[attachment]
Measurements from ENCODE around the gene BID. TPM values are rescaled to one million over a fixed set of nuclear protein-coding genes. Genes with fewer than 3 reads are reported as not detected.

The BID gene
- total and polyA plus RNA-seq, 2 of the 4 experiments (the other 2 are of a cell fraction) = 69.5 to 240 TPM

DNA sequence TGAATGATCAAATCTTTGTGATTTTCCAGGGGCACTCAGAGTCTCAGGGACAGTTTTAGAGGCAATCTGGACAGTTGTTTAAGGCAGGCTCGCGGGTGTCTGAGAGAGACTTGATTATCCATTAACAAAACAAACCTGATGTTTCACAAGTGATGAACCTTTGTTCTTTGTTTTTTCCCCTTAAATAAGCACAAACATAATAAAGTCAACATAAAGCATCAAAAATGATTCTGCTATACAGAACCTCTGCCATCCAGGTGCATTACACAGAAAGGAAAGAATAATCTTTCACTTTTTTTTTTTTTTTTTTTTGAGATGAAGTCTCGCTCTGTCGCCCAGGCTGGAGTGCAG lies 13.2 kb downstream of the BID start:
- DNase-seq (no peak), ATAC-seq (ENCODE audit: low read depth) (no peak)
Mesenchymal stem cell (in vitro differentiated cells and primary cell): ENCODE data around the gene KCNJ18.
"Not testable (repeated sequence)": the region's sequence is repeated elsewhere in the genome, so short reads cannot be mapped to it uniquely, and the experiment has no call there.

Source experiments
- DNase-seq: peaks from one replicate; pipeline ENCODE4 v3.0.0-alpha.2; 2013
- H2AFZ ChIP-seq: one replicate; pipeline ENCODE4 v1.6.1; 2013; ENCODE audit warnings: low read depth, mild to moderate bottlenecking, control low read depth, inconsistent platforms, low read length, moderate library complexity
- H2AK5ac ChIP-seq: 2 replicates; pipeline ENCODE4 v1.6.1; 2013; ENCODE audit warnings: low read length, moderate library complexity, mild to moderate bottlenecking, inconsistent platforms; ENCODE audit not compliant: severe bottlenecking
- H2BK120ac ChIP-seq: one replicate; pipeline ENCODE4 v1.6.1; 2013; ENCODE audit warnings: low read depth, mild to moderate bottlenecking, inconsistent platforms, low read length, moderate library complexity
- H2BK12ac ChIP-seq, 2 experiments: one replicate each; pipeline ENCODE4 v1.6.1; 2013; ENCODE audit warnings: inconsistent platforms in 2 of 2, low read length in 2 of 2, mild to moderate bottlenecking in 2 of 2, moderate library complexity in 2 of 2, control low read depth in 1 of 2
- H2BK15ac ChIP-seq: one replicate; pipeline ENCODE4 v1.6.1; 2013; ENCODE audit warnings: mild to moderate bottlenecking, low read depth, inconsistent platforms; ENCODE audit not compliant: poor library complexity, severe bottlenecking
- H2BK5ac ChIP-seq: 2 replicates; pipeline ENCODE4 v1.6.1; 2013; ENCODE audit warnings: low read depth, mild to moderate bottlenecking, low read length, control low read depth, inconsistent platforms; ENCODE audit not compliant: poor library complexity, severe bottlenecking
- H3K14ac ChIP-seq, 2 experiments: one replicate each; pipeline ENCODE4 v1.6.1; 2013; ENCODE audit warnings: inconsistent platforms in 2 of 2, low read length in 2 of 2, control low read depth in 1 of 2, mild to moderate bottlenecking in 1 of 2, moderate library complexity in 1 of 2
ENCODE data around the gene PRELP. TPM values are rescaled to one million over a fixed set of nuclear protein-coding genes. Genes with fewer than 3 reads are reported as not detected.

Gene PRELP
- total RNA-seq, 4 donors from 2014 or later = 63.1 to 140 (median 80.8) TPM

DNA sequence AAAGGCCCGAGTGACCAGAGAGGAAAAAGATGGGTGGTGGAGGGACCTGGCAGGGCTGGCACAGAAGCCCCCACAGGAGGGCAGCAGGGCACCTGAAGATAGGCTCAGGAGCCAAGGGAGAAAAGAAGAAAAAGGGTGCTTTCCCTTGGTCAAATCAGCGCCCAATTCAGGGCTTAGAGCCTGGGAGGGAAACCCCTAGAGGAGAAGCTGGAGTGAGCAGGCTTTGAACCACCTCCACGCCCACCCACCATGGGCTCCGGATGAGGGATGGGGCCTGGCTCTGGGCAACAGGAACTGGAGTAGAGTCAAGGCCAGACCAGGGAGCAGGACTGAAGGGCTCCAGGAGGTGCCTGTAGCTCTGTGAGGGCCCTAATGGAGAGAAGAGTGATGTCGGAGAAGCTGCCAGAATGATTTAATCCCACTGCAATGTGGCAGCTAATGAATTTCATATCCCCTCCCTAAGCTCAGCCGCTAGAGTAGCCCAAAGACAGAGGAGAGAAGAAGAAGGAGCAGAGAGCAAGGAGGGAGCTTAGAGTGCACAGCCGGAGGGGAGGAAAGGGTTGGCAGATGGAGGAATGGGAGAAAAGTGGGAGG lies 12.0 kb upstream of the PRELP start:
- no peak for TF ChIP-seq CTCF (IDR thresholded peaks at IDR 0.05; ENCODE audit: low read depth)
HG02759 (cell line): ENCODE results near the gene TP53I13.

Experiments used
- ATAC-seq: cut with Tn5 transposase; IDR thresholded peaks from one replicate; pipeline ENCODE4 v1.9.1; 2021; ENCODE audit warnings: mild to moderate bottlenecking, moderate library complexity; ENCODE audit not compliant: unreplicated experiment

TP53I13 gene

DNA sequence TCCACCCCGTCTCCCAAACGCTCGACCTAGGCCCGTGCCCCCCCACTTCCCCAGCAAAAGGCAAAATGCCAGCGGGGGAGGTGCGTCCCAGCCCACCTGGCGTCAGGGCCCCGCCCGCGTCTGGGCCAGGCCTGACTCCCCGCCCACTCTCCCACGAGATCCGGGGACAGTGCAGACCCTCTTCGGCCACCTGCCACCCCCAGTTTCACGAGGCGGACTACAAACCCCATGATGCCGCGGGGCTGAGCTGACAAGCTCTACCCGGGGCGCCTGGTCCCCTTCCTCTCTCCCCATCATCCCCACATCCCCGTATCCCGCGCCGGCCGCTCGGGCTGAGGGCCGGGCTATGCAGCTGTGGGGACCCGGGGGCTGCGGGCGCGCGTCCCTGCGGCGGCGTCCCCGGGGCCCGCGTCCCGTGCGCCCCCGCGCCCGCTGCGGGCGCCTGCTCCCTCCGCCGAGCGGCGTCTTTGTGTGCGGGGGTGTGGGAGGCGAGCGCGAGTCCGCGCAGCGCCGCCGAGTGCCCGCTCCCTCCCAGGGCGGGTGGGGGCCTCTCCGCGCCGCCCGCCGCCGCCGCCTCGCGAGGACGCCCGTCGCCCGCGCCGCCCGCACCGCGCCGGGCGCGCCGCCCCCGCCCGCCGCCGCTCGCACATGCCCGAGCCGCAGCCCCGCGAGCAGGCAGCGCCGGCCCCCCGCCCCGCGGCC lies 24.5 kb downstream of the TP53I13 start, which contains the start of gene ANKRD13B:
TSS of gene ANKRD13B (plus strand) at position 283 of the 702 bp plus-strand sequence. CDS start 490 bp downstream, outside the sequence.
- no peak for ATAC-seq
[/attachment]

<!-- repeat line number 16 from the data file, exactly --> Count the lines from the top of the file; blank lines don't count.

- H3K14ac ChIP-seq, 2 experiments: one replicate each; pipeline ENCODE4 v1.6.1; 2013; ENCODE audit warnings: inconsistent platforms in 2 of 2, low read length in 2 of 2, control low read depth in 1 of 2, mild to moderate bottlenecking in 1 of 2, moderate library complexity in 1 of 2